The irony of all this is that the press and the government are playing directly into the hands of the terrorists by creating unjustified fear. The idea of terrorism is to scare people and to make them stop living their lives normally. The terrorist cannot hope to kill enough people to bring down his victim; terrorism is not war. Terror works through fear, not bombs. A "war on terror" should focus on stopping fear. But we seem to be doing the exact opposite.
The failed attack on December 25, 2009, provides a perfect example. All of our elaborate airport security was unable to prevent the would-be terrorist from getting his "bomb" onto the airplane. The attacker apparently was not particularly skilled nor persistent -- he simply stuffed a small bag into his underwear. Short of a real (or virtual) strip search, the next attacker can do the exact same thing and be all but certain to get his "bomb" onto the plane.
The attacker failed to blow up the airplane, but not because of anything the TSA did to stop him. He failed for two simple reasons. First, he was not very bright. Second, the passengers intervened (this is at least the third time that has happened -- the final plane on 9/11 and the "shoe bomber" being the other two examples of passengers intervening). Experience suggests we can count on both of these factors in the future. Competent terrorists are, fortunately, rather unusual. Brave passengers are not (and it only takes a few brave passengers on a plane to stop a given attack).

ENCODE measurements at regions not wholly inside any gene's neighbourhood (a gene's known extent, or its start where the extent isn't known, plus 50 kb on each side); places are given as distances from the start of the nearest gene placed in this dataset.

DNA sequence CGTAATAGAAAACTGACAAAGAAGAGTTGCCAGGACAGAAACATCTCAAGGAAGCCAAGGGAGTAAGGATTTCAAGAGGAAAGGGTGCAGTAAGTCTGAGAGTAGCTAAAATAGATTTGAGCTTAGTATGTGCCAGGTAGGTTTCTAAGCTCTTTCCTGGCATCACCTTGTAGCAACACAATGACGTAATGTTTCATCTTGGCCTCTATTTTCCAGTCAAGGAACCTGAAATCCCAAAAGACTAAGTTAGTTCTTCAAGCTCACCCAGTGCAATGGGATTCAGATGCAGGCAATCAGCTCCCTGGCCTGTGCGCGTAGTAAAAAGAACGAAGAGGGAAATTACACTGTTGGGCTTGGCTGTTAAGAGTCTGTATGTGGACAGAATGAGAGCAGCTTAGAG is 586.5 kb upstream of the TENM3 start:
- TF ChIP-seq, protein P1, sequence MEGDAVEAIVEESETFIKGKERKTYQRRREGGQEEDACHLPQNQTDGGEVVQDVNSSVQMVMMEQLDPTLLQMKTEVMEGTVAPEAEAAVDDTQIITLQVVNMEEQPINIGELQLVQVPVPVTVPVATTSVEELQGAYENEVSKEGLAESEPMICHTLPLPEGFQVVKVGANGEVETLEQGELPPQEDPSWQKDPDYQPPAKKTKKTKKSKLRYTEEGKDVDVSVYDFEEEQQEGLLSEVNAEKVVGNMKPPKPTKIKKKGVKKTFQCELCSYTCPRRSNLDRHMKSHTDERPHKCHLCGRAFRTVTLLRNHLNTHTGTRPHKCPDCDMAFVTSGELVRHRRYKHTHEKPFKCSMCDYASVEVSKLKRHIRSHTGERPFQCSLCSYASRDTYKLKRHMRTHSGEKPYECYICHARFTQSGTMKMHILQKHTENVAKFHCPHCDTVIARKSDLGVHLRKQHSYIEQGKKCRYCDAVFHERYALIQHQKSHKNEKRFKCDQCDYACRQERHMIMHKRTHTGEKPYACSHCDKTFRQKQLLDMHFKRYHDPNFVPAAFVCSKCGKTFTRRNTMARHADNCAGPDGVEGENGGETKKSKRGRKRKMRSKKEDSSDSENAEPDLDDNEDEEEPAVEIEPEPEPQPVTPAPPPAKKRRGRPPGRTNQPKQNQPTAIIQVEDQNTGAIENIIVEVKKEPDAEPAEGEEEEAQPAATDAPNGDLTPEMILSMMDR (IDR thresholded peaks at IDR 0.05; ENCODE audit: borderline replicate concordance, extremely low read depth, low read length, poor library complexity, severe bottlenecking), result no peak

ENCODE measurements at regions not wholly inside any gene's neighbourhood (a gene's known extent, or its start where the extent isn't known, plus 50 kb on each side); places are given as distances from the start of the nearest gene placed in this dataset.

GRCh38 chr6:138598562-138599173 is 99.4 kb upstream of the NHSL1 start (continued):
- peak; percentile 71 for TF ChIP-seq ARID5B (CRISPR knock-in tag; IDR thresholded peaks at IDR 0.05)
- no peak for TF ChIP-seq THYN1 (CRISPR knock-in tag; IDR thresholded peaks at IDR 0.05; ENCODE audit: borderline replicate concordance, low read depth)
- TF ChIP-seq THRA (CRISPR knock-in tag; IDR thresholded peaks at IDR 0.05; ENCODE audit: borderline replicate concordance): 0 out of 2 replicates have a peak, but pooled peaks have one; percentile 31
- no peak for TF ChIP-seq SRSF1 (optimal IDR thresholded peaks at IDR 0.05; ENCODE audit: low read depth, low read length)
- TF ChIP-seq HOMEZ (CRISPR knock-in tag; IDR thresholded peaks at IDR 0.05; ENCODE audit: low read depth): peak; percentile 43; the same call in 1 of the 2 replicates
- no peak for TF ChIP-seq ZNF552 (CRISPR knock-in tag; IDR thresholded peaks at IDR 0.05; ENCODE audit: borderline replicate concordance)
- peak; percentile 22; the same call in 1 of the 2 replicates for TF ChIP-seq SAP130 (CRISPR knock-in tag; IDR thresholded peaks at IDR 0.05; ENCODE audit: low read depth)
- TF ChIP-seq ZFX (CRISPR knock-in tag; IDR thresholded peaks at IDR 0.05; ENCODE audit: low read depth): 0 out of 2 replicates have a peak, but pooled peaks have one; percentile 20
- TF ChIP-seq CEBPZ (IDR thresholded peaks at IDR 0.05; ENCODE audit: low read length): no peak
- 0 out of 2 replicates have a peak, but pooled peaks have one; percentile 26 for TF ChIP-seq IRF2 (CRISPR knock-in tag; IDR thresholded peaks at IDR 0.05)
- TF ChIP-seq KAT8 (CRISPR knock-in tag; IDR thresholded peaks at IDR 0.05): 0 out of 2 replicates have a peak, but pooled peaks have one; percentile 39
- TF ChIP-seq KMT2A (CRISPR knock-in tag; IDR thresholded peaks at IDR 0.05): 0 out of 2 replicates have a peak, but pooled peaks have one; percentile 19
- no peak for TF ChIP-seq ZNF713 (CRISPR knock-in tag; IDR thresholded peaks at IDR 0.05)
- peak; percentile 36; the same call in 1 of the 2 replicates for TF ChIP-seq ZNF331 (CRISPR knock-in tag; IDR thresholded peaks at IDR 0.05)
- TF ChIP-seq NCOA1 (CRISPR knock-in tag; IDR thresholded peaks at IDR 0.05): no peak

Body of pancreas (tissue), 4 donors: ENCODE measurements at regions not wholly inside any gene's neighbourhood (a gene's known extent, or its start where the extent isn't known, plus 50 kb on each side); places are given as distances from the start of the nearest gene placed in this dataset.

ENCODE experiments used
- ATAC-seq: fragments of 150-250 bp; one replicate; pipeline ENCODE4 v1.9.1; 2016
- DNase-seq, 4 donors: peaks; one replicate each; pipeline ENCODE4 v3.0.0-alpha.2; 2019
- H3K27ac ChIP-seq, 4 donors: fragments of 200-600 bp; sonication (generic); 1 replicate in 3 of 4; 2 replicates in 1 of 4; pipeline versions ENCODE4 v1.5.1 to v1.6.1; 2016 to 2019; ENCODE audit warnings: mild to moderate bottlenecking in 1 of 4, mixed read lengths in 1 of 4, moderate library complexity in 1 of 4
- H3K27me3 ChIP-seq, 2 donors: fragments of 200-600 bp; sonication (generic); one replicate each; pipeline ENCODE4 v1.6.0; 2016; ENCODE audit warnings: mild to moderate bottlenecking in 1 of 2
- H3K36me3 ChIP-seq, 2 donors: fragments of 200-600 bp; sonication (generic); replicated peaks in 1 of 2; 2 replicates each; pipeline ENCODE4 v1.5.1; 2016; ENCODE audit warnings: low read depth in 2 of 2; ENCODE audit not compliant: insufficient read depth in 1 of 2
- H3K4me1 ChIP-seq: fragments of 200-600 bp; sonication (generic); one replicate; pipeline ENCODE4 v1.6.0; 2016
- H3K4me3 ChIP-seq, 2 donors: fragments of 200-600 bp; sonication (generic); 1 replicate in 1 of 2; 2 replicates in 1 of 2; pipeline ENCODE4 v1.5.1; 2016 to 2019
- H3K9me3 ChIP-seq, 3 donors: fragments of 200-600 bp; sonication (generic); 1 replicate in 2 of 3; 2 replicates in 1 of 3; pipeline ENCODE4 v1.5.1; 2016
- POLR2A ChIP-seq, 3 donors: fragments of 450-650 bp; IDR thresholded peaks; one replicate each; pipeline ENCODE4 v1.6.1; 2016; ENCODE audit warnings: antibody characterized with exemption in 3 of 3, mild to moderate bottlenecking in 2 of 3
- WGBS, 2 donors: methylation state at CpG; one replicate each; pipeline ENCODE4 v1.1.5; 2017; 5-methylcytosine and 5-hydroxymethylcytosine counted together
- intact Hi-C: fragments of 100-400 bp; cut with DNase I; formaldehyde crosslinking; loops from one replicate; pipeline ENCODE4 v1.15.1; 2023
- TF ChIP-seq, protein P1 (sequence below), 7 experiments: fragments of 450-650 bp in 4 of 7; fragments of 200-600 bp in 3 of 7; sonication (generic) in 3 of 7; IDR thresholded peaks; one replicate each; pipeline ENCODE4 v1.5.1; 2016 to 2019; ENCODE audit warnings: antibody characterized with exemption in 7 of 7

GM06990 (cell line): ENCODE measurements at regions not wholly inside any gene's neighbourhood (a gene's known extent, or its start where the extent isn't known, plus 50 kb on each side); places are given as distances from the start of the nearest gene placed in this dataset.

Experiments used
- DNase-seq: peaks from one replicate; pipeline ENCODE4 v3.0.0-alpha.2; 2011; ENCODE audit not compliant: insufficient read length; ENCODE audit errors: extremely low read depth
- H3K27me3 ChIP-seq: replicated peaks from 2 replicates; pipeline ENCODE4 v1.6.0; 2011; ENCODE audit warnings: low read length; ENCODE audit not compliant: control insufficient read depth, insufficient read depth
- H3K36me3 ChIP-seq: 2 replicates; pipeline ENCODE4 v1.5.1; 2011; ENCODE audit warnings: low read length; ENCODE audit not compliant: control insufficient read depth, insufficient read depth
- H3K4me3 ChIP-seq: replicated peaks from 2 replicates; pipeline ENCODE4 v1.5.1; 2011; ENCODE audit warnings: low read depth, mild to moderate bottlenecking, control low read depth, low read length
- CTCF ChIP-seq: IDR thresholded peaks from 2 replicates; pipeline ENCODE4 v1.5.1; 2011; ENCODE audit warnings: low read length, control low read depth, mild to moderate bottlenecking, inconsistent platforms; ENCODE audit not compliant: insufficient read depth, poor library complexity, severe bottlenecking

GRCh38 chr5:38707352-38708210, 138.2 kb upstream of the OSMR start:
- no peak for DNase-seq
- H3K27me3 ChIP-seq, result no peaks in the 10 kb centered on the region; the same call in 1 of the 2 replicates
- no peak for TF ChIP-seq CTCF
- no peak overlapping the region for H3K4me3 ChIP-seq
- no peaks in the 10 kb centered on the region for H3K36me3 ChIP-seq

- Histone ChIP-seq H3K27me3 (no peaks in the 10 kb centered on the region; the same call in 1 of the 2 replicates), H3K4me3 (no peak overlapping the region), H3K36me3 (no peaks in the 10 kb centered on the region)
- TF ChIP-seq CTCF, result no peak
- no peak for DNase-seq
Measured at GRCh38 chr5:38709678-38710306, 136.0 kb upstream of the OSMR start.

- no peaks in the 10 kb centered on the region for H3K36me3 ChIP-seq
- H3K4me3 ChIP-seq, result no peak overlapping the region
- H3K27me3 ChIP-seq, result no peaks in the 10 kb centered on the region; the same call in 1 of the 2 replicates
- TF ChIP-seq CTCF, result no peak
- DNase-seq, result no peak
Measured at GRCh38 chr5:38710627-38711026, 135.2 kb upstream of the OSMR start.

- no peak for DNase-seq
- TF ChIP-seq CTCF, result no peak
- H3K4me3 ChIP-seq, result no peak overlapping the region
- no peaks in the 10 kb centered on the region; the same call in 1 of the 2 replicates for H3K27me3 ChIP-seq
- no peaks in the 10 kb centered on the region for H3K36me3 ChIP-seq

Ironically, however, the attack of December 25, 2009, did succeed in an important respect, but only because of the government and media reaction. The US government reacted by imposing more airport security measures. While those measures would not stop a similar attack tomorrow, they do impose a huge cost on travelers, airlines and ultimately the world economy. The stocks of airlines, for example, fell substantially. The attacker may have failed to take down that airplane, but he caused hundreds of millions of dollars of damage, based on the airline stocks alone. And he did not even have to blow himself up to do it!
The media did its part, too. Scaring the public is always a good way to improve ratings, and almost all major media outlets could not resist. No one said, "Here is just the second attack in eight years, and again it failed without the need for any security. This is proof that we are safe." Instead, the media ran the story so as to scare the daylights out of anyone who was planning to fly.
Terrorist attacks, like shark attacks, cause visceral reaction in most people. Mature, educated people can acknowledge that fear, but at the same time apply their reason and make decisions accordingly. Please, do not play into the fear game. Do not be afraid to fly. Even when there is another crash -- and sadly, there will always be another one -- use your common sense. Flying is, always has been and always will be, a very safe way to travel. If you want to fight terrorism, do it by not being afraid.